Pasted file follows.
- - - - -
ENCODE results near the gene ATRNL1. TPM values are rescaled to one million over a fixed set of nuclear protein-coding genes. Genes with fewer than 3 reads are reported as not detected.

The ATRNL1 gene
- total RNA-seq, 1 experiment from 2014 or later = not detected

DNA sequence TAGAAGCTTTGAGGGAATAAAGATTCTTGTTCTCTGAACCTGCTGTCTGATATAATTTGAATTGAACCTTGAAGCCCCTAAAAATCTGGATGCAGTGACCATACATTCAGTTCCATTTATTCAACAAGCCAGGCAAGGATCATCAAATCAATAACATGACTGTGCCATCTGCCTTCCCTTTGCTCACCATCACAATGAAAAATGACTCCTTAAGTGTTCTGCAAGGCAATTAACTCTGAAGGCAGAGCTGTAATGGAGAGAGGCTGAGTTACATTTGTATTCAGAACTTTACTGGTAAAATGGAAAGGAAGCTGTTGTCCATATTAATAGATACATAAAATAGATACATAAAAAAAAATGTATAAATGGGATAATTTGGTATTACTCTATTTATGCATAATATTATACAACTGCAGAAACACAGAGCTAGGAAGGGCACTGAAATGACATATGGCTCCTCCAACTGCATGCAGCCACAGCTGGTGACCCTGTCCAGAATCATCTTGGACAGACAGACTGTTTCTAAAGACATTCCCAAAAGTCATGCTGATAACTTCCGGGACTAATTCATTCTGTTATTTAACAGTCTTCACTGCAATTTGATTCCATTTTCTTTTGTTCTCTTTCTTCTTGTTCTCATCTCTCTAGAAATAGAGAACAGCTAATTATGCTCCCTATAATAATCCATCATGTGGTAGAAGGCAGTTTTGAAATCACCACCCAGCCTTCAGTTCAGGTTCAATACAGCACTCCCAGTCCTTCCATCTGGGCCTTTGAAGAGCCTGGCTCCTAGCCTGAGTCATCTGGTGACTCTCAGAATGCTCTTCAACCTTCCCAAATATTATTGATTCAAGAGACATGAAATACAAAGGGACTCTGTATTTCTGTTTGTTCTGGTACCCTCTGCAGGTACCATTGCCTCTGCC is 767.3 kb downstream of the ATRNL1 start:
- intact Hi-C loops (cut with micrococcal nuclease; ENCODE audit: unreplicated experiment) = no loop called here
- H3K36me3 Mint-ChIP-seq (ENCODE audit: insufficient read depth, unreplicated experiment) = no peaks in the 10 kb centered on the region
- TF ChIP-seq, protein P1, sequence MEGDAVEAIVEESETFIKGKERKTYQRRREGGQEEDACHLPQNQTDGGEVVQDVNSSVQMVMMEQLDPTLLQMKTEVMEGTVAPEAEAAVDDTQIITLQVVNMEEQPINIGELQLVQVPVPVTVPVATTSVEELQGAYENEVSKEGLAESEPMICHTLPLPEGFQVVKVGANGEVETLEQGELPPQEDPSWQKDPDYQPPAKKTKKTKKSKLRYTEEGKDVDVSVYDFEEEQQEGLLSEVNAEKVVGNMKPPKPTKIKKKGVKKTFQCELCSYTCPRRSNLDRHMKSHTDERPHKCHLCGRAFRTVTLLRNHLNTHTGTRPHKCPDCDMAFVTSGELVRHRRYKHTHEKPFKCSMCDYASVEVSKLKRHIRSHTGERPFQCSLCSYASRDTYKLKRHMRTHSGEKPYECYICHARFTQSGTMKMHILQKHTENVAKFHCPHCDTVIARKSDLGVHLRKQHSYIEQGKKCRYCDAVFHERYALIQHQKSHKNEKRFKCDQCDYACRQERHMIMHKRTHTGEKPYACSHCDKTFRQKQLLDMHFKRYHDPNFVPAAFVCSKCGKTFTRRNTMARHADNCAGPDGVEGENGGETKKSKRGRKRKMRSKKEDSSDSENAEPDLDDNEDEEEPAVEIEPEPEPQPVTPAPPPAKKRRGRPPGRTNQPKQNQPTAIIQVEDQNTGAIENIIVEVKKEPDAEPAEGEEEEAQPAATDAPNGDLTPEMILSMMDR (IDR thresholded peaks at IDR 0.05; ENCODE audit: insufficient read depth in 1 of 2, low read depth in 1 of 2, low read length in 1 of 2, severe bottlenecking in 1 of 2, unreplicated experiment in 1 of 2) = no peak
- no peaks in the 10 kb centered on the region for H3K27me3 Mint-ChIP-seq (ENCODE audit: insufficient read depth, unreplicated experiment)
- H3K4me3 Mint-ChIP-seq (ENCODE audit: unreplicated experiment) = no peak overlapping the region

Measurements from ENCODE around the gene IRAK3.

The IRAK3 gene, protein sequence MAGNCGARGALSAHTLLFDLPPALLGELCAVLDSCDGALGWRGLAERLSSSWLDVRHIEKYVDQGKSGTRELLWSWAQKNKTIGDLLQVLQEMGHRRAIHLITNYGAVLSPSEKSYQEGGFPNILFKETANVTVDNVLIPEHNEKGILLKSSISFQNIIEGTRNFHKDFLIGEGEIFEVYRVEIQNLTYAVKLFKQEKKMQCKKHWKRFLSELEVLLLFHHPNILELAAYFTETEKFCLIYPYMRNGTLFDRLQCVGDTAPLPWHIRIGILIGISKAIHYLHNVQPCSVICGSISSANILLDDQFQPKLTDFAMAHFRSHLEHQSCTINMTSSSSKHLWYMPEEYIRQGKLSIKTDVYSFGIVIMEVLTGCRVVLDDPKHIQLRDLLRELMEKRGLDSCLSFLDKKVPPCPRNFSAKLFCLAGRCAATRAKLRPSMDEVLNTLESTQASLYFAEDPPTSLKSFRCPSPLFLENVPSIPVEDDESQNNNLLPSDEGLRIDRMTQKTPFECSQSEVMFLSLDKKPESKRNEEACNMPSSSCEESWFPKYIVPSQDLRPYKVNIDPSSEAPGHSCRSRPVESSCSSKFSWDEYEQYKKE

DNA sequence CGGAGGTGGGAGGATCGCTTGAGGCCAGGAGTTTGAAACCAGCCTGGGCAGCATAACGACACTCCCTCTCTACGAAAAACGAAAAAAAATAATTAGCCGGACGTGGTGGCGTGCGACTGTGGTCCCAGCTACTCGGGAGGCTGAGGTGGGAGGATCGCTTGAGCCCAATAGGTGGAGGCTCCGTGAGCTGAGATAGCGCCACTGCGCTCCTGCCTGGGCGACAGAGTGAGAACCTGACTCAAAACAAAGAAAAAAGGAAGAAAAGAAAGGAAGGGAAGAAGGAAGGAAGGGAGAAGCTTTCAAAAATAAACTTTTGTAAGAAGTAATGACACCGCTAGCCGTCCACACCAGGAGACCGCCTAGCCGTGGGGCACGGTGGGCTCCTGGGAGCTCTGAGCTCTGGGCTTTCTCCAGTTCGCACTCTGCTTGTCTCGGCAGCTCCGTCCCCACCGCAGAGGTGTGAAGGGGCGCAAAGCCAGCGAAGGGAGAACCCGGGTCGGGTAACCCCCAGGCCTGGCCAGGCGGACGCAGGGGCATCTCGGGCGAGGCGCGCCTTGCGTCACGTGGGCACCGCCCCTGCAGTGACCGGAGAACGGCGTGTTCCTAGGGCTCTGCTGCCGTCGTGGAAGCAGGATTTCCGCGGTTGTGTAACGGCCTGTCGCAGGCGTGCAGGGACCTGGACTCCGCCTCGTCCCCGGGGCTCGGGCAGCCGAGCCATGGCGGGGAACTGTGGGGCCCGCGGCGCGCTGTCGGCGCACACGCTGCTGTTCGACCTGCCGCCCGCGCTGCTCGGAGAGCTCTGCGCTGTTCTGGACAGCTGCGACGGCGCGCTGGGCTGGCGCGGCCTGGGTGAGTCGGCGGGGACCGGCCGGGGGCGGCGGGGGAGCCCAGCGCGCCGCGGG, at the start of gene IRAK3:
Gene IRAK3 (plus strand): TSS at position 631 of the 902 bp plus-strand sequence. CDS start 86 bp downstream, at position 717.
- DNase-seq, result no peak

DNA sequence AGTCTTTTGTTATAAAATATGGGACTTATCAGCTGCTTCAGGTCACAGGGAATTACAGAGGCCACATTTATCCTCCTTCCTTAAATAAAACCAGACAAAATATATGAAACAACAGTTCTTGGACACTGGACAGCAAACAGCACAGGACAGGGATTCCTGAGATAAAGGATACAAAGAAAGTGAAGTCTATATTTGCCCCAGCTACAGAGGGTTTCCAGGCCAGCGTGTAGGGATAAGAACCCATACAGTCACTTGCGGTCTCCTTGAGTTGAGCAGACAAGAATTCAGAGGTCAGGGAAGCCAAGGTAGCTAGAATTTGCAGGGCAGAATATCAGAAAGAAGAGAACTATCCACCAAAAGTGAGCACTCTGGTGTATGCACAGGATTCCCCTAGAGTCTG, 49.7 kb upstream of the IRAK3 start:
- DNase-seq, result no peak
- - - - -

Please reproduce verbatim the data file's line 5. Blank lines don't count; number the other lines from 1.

- intact Hi-C loops (cut with micrococcal nuclease; ENCODE audit: unreplicated experiment) = no loop called here